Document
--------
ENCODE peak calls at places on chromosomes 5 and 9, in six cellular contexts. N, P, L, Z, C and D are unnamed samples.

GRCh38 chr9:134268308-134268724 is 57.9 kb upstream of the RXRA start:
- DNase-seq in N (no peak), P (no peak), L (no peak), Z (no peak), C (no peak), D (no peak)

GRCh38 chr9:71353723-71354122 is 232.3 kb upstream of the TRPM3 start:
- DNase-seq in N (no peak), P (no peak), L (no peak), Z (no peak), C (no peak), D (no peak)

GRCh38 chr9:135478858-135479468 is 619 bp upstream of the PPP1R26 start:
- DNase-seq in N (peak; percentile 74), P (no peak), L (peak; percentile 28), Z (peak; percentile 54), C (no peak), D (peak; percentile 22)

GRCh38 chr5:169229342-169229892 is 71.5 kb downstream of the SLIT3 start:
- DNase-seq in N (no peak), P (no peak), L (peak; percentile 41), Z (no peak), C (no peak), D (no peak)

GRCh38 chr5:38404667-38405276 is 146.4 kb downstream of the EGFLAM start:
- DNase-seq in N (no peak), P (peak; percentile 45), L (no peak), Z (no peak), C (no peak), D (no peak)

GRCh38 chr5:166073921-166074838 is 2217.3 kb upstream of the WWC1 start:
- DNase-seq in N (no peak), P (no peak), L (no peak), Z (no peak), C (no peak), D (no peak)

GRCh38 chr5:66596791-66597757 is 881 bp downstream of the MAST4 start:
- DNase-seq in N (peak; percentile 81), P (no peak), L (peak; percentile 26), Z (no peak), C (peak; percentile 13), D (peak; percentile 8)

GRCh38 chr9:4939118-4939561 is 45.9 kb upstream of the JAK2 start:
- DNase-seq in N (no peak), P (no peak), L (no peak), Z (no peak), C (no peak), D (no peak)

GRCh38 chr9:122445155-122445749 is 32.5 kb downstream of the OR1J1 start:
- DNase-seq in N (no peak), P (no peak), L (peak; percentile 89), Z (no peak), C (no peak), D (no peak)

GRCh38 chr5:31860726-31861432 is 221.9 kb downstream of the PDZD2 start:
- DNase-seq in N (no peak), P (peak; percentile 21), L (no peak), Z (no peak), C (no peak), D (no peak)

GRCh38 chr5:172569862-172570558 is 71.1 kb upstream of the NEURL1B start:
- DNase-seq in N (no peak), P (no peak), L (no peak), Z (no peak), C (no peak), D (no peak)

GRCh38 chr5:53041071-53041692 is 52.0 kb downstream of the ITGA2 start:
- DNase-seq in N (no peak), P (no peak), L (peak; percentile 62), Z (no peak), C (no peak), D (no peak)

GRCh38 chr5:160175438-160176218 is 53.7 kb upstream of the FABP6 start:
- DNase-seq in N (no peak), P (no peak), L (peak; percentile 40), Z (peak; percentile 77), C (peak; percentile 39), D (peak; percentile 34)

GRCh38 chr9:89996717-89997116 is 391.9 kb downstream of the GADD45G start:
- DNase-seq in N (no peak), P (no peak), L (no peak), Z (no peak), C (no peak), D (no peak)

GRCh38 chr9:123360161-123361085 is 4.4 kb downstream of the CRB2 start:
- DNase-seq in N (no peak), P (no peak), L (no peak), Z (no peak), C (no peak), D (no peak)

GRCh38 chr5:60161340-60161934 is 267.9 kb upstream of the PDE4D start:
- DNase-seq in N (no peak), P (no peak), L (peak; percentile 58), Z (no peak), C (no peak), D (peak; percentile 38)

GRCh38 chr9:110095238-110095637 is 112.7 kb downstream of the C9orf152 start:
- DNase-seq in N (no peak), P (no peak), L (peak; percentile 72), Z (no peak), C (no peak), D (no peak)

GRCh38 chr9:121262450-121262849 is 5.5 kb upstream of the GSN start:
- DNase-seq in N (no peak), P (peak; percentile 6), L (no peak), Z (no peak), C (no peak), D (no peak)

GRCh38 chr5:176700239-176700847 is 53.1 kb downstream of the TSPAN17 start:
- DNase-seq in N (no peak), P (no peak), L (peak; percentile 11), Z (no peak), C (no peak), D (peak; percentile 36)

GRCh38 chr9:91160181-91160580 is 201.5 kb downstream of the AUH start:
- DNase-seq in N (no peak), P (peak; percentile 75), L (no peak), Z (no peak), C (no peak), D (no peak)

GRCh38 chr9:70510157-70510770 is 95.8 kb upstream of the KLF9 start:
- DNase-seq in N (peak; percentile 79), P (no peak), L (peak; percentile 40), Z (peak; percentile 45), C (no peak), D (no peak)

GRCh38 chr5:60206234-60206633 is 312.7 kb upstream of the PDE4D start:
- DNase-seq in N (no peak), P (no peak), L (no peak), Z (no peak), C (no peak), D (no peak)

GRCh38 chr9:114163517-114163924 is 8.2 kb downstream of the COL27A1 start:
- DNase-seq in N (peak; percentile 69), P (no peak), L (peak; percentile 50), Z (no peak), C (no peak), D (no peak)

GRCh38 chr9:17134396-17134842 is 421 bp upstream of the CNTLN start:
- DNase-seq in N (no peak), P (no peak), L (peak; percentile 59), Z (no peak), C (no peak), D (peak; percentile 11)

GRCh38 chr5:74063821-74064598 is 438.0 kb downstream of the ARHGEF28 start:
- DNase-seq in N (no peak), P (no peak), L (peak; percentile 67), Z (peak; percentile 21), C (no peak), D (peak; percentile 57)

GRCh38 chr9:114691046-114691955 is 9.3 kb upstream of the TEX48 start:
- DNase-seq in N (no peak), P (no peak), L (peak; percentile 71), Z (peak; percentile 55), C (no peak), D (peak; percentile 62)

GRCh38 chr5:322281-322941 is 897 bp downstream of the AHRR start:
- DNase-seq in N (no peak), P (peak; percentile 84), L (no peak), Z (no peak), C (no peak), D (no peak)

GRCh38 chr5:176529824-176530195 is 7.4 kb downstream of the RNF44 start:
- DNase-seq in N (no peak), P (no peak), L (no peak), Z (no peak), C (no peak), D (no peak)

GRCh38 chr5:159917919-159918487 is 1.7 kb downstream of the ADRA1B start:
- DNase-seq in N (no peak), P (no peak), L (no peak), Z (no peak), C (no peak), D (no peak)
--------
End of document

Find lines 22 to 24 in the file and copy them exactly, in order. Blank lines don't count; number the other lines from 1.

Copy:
GRCh38 chr5:172569862-172570558 is 71.1 kb upstream of the NEURL1B start:
- DNase-seq in N (no peak), P (no peak), L (no peak), Z (no peak), C (no peak), D (no peak)

GRCh38 chr5:53041071-53041692 is 52.0 kb downstream of the ITGA2 start: